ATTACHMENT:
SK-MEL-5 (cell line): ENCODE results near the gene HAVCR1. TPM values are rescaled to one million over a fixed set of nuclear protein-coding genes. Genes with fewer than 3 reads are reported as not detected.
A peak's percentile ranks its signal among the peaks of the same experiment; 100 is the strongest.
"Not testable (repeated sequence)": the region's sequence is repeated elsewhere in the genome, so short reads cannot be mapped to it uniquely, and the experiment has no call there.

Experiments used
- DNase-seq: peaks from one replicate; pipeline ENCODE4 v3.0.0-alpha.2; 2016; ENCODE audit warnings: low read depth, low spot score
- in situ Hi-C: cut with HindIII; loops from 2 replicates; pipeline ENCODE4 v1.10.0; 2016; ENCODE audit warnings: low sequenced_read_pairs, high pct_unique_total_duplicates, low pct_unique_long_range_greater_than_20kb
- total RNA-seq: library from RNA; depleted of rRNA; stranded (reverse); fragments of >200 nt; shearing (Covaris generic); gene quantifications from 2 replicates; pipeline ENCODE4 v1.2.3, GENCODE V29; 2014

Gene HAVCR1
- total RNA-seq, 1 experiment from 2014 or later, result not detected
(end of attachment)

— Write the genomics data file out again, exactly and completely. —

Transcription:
SK-MEL-5 (cell line): ENCODE results near the gene HAVCR1. TPM values are rescaled to one million over a fixed set of nuclear protein-coding genes. Genes with fewer than 3 reads are reported as not detected.
A peak's percentile ranks its signal among the peaks of the same experiment; 100 is the strongest.
"Not testable (repeated sequence)": the region's sequence is repeated elsewhere in the genome, so short reads cannot be mapped to it uniquely, and the experiment has no call there.

Experiments used
- DNase-seq: peaks from one replicate; pipeline ENCODE4 v3.0.0-alpha.2; 2016; ENCODE audit warnings: low read depth, low spot score
- in situ Hi-C: cut with HindIII; loops from 2 replicates; pipeline ENCODE4 v1.10.0; 2016; ENCODE audit warnings: low sequenced_read_pairs, high pct_unique_total_duplicates, low pct_unique_long_range_greater_than_20kb
- total RNA-seq: library from RNA; depleted of rRNA; stranded (reverse); fragments of >200 nt; shearing (Covaris generic); gene quantifications from 2 replicates; pipeline ENCODE4 v1.2.3, GENCODE V29; 2014

Gene HAVCR1
- total RNA-seq, 1 experiment from 2014 or later, result not detected